Magazine article Book

Secrets and Lies: Anne Perry Has a Knack for Getting at the Darker Truths. (Crimetime)

Magazine article Book

Secrets and Lies: Anne Perry Has a Knack for Getting at the Darker Truths. (Crimetime)

Article excerpt

FOR MORE THAN TWO DECADES, Anne Perry has been writing polite Victorian-era mysteries in which dark secrets lurk behind glittering facades. The theme has obvious resonance in the author's own life: In 1954, fifteen-year-old Juliet Marion Hulme helped to murder a friend's mother, a crime that landed her in prison--and forty years later served as the inspiration for the director Peter Jackson's 1994 film Heavenly Creatures. Upon the film's release, a reporter revealed that Hulme and Perry are one and the same.

After emerging from prison, Perry changed her name and spent much of the '60s and '70s moving back and forth between Britain and the United States, working a number of odd jobs and writing fantasy tales and historical novels that nobody would buy. (She also converted to Mormonism, which she says appealed to her largely because it preaches that "you are only responsible for your own sins, not anybody else's") Not until she sent out The Cater Street Hangman--her first murder mystery--did she see her work published. That was in 1979. Today, Perry lives in a grand, sprawling mansion in the tiny Scottish town of Portmahomack, and more than ten million copies of her books are in print. Her last advance, for a five-part mystery series set during World War I, was $1.75 million. (She handed in the first volume to her publisher last fall.)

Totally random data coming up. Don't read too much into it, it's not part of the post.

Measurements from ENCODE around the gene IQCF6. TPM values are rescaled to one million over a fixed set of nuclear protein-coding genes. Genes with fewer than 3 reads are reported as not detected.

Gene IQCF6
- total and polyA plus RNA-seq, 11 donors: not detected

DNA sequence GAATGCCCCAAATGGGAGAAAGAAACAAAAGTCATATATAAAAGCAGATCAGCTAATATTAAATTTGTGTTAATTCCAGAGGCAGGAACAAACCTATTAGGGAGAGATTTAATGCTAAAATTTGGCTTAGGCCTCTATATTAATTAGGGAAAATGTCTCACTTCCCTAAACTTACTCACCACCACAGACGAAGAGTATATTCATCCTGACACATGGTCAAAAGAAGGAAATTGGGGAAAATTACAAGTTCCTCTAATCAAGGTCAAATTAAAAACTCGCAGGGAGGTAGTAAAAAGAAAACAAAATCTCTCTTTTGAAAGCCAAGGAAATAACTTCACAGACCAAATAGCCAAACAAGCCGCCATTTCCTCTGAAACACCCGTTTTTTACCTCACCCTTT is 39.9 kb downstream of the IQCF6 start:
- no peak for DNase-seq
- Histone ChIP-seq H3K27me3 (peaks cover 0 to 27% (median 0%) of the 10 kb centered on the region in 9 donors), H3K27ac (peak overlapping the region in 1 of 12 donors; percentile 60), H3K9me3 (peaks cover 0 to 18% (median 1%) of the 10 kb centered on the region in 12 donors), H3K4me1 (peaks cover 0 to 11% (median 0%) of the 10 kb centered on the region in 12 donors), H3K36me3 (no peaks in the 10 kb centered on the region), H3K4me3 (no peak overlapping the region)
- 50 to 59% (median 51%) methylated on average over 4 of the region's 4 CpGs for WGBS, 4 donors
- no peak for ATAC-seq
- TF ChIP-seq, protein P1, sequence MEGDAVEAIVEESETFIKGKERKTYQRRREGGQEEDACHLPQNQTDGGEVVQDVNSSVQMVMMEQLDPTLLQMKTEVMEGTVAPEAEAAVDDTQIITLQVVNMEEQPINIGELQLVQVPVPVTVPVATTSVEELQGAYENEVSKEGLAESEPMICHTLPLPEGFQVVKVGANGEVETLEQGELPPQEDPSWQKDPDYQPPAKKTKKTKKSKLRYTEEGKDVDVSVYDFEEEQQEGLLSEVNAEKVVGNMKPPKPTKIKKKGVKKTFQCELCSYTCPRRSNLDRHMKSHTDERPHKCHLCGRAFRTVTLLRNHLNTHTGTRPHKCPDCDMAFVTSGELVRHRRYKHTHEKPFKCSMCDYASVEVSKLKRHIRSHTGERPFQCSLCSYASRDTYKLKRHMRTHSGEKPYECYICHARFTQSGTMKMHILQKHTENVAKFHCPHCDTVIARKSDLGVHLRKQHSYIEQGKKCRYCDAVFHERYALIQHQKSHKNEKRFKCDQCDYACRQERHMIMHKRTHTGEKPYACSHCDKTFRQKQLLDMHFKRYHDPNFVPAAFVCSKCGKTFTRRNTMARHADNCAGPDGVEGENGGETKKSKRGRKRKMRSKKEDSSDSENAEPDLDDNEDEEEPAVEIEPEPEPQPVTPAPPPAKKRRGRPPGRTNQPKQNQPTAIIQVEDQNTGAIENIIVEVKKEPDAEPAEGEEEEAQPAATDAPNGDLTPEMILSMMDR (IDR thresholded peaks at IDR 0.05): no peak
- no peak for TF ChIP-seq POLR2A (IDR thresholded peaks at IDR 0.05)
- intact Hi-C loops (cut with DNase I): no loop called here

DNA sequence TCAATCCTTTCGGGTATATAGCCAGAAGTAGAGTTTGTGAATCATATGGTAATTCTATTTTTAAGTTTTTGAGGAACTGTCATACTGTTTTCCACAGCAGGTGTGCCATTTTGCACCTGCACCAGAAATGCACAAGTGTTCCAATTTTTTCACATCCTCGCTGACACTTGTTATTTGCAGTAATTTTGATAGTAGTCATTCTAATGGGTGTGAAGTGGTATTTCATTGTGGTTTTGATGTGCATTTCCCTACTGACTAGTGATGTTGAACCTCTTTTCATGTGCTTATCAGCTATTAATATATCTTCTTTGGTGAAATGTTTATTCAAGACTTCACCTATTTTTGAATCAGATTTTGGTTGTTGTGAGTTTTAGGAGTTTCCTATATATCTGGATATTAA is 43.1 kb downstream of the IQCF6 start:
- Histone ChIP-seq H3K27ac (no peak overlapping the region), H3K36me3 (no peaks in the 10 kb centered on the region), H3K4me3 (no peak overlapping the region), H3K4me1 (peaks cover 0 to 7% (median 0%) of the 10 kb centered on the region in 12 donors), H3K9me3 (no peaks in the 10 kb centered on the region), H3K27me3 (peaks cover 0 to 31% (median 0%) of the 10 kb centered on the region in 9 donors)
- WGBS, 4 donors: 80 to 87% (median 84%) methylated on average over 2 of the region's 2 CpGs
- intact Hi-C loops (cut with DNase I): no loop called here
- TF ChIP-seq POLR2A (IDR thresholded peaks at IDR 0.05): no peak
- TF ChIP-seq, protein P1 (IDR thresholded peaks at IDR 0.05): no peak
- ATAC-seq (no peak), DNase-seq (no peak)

Both of Perry's Victorian-era series deal with the roiling emotions and desires that thrum beneath the surface of polite society. In The Cater Street Hangman, Charlotte Pitt quits her wealthy family for a difficult but more rewarding life with the low-born inspector Thomas Pitt; Charlotte's ability to see both strata of society helps her notice details that others miss. …

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